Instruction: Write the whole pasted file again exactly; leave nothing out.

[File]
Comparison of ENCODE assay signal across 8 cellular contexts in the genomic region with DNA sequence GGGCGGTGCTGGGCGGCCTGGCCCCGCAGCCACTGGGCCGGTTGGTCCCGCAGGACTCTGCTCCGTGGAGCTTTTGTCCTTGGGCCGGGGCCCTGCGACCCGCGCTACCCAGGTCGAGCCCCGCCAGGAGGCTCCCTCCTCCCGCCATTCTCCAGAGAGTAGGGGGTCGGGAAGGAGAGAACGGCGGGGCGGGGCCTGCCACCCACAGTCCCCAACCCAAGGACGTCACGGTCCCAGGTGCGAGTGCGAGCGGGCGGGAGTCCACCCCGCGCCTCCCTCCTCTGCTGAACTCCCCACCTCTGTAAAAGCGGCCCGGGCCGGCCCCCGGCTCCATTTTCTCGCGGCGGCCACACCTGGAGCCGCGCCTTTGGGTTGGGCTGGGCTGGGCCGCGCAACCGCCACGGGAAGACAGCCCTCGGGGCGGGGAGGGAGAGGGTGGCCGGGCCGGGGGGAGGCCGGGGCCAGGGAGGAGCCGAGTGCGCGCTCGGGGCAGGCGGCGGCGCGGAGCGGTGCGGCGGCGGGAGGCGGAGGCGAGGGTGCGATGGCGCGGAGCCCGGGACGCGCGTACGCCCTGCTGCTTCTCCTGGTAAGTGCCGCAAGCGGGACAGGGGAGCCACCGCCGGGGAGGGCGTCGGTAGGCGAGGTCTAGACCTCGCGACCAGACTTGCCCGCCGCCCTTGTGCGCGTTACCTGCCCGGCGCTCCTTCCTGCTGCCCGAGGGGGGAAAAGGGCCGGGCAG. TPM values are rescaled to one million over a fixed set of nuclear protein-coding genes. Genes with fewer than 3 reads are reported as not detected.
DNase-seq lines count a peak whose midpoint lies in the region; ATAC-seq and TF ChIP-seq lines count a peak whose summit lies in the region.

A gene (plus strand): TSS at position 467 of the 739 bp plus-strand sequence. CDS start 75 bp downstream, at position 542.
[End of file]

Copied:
Comparison of ENCODE assay signal across 8 cellular contexts in the genomic region with DNA sequence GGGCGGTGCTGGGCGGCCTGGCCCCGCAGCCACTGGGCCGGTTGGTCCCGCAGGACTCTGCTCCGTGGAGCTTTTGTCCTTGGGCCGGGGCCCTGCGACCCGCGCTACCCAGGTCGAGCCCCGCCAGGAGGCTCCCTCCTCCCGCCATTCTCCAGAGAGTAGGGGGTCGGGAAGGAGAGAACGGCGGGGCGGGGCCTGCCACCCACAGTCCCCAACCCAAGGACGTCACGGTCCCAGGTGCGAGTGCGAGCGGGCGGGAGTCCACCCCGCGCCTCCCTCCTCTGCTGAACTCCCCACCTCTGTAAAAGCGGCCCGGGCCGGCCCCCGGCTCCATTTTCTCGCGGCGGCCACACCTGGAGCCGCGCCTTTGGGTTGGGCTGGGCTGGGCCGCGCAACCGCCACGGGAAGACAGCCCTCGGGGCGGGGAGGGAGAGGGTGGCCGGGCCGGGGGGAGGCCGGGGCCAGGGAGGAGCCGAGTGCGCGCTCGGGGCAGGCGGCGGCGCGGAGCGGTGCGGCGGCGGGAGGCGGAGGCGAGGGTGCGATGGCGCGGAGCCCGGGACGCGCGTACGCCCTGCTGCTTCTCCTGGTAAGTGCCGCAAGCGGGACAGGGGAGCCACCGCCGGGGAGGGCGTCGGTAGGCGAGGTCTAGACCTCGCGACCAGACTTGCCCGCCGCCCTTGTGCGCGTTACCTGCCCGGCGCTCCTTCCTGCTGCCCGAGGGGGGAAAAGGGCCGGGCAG. TPM values are rescaled to one million over a fixed set of nuclear protein-coding genes. Genes with fewer than 3 reads are reported as not detected.
DNase-seq lines count a peak whose midpoint lies in the region; ATAC-seq and TF ChIP-seq lines count a peak whose summit lies in the region.

A gene (plus strand): TSS at position 467 of the 739 bp plus-strand sequence. CDS start 75 bp downstream, at position 542.